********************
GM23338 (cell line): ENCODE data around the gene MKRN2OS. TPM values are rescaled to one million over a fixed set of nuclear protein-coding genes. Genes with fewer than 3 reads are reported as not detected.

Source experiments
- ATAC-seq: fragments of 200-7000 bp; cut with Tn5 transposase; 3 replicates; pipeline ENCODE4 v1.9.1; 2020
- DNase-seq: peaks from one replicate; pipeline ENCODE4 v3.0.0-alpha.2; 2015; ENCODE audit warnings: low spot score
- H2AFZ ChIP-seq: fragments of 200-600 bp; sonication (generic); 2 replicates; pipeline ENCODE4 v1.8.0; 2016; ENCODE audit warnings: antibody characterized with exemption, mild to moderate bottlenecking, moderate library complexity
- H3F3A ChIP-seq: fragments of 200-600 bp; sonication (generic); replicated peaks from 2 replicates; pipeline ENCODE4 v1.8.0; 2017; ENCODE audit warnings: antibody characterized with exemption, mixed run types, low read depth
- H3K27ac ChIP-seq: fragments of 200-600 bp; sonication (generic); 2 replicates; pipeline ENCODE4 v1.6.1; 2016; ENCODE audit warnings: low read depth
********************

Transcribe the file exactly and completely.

GM23338 (cell line): ENCODE data around the gene MKRN2OS. TPM values are rescaled to one million over a fixed set of nuclear protein-coding genes. Genes with fewer than 3 reads are reported as not detected.

Source experiments
- ATAC-seq: fragments of 200-7000 bp; cut with Tn5 transposase; 3 replicates; pipeline ENCODE4 v1.9.1; 2020
- DNase-seq: peaks from one replicate; pipeline ENCODE4 v3.0.0-alpha.2; 2015; ENCODE audit warnings: low spot score
- H2AFZ ChIP-seq: fragments of 200-600 bp; sonication (generic); 2 replicates; pipeline ENCODE4 v1.8.0; 2016; ENCODE audit warnings: antibody characterized with exemption, mild to moderate bottlenecking, moderate library complexity
- H3F3A ChIP-seq: fragments of 200-600 bp; sonication (generic); replicated peaks from 2 replicates; pipeline ENCODE4 v1.8.0; 2017; ENCODE audit warnings: antibody characterized with exemption, mixed run types, low read depth
- H3K27ac ChIP-seq: fragments of 200-600 bp; sonication (generic); 2 replicates; pipeline ENCODE4 v1.6.1; 2016; ENCODE audit warnings: low read depth